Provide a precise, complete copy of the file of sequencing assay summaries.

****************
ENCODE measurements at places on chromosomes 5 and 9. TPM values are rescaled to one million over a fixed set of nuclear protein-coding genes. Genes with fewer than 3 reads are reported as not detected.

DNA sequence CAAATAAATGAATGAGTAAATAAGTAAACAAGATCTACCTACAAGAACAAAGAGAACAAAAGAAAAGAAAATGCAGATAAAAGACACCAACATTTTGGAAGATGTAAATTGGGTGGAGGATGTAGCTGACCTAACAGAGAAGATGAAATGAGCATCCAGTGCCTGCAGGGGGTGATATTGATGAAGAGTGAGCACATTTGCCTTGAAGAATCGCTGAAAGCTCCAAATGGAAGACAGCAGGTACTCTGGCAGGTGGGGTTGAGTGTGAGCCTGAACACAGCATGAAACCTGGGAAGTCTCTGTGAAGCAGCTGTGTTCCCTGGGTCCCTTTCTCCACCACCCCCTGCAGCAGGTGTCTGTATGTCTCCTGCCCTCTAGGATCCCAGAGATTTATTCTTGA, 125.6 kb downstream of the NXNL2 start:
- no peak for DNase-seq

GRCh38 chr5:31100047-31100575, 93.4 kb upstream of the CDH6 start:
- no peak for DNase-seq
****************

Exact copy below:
ENCODE measurements at places on chromosomes 5 and 9. TPM values are rescaled to one million over a fixed set of nuclear protein-coding genes. Genes with fewer than 3 reads are reported as not detected.

DNA sequence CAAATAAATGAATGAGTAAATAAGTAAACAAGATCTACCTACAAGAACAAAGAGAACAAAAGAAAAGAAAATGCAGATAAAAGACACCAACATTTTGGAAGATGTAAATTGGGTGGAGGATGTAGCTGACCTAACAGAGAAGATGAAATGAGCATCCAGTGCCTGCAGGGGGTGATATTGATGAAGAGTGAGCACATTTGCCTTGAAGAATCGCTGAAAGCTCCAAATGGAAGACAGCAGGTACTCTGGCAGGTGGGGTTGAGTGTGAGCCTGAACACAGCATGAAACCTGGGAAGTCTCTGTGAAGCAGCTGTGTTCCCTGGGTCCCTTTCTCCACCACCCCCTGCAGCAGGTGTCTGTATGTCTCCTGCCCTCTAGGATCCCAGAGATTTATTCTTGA, 125.6 kb downstream of the NXNL2 start:
- no peak for DNase-seq

GRCh38 chr5:31100047-31100575, 93.4 kb upstream of the CDH6 start:
- no peak for DNase-seq